Brazil Protests 2013: It's About Way More Than Bus Fare

What began as a localized protest against rising bus fares last week in Brazil has become a national outcry, with hundreds of thousands of demonstrators challenging everything from government corruption and the rising cost of living to the billions of dollars invested in the World Cup and Olympic infrastructure.

More than 215,000 citizens took to the streets Monday night in over 40 cities and 12 state capitals in the second week of protests in the country. In Brasilia, the capital, protesters occupied the national Congress. In Rio de Janeiro, an estimated 100,000 mostly peaceful protesters marched, and a breakaway group attacked a state legislative assembly building.

The demonstrations started last week in São Paulo in protest of the increase in a single bus fare from 3 reals to 3.20 (roughly $1.40 to $1.50), but they went national when images of police brutality against the protesters in São Paulo spread rapidly across social media. Brazil's military police were shown beating unarmed protesters and firing rubber bullets and tear gas at peaceful protesters, passersby, and journalists.

A wave of national protests — the largest and most significant in over 20 years — soon followed, with marchers united under chants of "No to violence" and under banners declaring, "It isn't for 20 cents, it is for our rights" and "Who is the World Cup for?"

Brazil's public transportation is often slow, dangerous, and crowded, and these fare increases come at a time when Brazil's decade-long economic success has slowed dramatically. Inflation is on the rise and many basic services are woefully underfunded.

For years, the economy grew, the middle class expanded, and millions rose from poverty. After the country suffered through crushing hyperinflation in the 1980's and 1990's, inflation seemed to be finally under control.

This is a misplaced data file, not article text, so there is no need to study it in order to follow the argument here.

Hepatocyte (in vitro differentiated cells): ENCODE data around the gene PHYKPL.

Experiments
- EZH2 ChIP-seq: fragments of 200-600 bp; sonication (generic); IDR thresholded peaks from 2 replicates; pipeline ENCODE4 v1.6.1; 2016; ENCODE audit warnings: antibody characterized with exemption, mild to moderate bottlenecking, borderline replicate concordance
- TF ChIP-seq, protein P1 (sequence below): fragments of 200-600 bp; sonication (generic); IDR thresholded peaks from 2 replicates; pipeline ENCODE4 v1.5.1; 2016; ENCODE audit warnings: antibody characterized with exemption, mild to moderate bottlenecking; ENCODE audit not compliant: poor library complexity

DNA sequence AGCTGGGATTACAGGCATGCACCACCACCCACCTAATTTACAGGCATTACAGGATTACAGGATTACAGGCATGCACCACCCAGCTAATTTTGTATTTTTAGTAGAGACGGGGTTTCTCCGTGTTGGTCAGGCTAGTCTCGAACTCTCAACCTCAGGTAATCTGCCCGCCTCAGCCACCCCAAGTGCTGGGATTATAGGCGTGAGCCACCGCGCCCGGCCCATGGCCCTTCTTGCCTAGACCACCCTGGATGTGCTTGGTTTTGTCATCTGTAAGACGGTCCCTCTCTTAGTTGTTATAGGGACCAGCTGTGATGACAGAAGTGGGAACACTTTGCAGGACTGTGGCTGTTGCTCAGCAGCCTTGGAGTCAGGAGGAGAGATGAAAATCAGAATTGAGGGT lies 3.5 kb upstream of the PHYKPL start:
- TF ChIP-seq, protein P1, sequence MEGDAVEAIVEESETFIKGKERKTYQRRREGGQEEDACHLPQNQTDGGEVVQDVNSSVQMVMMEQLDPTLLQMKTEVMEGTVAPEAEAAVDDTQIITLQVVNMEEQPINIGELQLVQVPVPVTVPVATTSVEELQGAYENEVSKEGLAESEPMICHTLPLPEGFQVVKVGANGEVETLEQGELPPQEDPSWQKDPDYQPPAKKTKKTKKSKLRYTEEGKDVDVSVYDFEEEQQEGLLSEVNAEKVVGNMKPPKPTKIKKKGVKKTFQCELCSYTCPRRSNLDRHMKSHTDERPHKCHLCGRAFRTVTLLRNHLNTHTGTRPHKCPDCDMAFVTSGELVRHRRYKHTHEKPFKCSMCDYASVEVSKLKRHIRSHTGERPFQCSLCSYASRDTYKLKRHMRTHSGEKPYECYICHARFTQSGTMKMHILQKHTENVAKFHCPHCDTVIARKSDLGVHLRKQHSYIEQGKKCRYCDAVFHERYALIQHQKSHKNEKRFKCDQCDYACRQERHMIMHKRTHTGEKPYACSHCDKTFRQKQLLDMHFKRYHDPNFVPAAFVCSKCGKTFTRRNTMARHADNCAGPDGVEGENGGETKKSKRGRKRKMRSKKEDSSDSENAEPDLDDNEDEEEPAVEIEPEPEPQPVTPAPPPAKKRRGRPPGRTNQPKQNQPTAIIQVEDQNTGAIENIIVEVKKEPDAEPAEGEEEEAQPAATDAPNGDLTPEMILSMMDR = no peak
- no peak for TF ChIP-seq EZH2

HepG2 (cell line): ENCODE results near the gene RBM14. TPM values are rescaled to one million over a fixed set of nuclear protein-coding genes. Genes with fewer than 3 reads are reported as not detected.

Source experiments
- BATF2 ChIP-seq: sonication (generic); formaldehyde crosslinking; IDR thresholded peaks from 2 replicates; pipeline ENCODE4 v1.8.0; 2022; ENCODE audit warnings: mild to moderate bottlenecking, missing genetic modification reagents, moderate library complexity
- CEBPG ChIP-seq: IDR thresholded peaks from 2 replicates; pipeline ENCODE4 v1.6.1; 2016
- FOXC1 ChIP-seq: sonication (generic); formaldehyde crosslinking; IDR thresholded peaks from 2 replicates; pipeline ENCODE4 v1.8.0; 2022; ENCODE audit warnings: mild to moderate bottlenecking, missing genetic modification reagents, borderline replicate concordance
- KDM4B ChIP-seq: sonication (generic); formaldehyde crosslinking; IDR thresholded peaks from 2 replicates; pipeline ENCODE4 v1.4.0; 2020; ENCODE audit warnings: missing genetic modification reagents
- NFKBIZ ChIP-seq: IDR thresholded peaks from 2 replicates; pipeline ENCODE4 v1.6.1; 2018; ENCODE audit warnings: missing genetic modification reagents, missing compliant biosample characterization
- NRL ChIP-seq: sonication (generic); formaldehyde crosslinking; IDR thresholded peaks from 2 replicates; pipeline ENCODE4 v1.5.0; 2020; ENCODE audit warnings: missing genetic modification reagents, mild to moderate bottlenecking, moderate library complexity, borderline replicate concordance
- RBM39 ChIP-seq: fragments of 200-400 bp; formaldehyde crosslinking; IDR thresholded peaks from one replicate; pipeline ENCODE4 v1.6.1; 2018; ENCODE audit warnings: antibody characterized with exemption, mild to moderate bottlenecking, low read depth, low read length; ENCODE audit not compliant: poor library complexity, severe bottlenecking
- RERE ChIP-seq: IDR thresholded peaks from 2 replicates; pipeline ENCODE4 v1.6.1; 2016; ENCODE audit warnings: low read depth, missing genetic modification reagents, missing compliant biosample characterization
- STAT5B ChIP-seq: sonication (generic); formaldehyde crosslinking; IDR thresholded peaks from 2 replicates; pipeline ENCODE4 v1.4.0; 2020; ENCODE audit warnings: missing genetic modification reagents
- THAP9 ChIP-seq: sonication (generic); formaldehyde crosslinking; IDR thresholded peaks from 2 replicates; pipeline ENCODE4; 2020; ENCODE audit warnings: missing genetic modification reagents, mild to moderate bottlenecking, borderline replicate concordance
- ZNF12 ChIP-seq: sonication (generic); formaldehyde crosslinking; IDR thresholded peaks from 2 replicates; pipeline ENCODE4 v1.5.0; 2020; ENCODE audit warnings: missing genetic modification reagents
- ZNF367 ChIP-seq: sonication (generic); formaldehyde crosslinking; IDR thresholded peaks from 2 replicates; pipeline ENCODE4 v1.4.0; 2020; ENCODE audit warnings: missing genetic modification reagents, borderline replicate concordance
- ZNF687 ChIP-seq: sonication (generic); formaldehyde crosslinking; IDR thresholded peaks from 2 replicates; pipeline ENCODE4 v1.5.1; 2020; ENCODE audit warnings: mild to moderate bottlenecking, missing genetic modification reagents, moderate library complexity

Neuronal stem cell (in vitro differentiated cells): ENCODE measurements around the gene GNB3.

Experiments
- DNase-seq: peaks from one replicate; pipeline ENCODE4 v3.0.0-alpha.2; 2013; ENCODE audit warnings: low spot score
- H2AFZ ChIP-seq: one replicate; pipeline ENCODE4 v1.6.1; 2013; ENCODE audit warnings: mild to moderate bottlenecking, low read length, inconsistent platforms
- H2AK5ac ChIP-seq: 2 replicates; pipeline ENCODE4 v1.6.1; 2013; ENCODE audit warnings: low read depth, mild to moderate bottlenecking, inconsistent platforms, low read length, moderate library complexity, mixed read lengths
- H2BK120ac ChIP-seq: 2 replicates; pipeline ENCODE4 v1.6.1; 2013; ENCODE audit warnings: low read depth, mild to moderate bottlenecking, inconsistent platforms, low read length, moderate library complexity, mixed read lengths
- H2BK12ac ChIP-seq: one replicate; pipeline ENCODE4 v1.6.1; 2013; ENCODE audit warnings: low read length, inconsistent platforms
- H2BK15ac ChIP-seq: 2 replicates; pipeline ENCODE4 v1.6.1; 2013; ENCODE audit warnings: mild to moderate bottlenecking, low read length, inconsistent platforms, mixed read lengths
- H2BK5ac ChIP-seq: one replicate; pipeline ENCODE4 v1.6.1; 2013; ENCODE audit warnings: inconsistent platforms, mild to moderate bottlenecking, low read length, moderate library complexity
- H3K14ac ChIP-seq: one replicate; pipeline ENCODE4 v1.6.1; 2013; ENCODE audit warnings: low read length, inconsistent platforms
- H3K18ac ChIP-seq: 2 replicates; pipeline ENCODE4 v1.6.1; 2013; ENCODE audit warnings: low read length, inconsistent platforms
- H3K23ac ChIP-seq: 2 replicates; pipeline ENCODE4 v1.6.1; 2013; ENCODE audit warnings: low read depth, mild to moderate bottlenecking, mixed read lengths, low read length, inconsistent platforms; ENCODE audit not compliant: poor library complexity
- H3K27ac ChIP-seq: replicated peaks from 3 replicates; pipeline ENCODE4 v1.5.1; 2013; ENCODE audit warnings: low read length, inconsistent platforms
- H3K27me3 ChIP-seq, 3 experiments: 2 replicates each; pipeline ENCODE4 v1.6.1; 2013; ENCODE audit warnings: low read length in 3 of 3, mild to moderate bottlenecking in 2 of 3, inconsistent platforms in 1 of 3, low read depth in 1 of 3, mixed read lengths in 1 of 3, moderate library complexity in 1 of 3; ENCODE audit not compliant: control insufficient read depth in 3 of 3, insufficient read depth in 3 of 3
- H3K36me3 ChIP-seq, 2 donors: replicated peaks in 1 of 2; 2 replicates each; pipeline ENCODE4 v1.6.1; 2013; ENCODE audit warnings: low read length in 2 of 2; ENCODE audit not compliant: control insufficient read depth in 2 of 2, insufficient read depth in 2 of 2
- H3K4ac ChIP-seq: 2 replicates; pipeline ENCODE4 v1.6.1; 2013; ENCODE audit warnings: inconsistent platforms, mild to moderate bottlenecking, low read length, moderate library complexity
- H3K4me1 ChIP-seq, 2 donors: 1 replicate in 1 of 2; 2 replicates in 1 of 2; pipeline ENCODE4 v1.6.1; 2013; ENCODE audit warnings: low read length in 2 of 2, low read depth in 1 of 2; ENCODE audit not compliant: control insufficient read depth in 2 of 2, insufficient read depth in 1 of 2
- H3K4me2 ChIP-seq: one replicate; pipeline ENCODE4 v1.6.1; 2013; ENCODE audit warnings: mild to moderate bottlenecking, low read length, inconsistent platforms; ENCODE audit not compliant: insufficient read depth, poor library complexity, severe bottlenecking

But recently the economy has stalled, much-feared inflation is outside of targets, and rising prices on everything from food to transportation have made life more difficult for the average Brazilian.

It is this contrast, between the massive investment in Olympic and World Cup infrastructure, and the lack of investment in the basics Brazilians depend on in their daily lives, that seems to be sparking the unrest.

"The bus fare increase is just the straw that broke the camel's back," one protester in Rio de Janeiro said, "We're tired of the corruption, the violence and not getting the services that are our right."

(c) 2013 David Lavin. Originally published in The Atlantic Online.

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David Lavin

As founder and director of <a href="www.sparkimpact.com">Spark Impact</a>, David helps businesses, nonprofits and governments develop and refine their long-term impact strategy. He lives and works between Rio de Janeiro and New York City, and writes about social impact in Latin America and the U.S political and economic trends in Brazil. He is a frequent contributor to The Atlantic Online.

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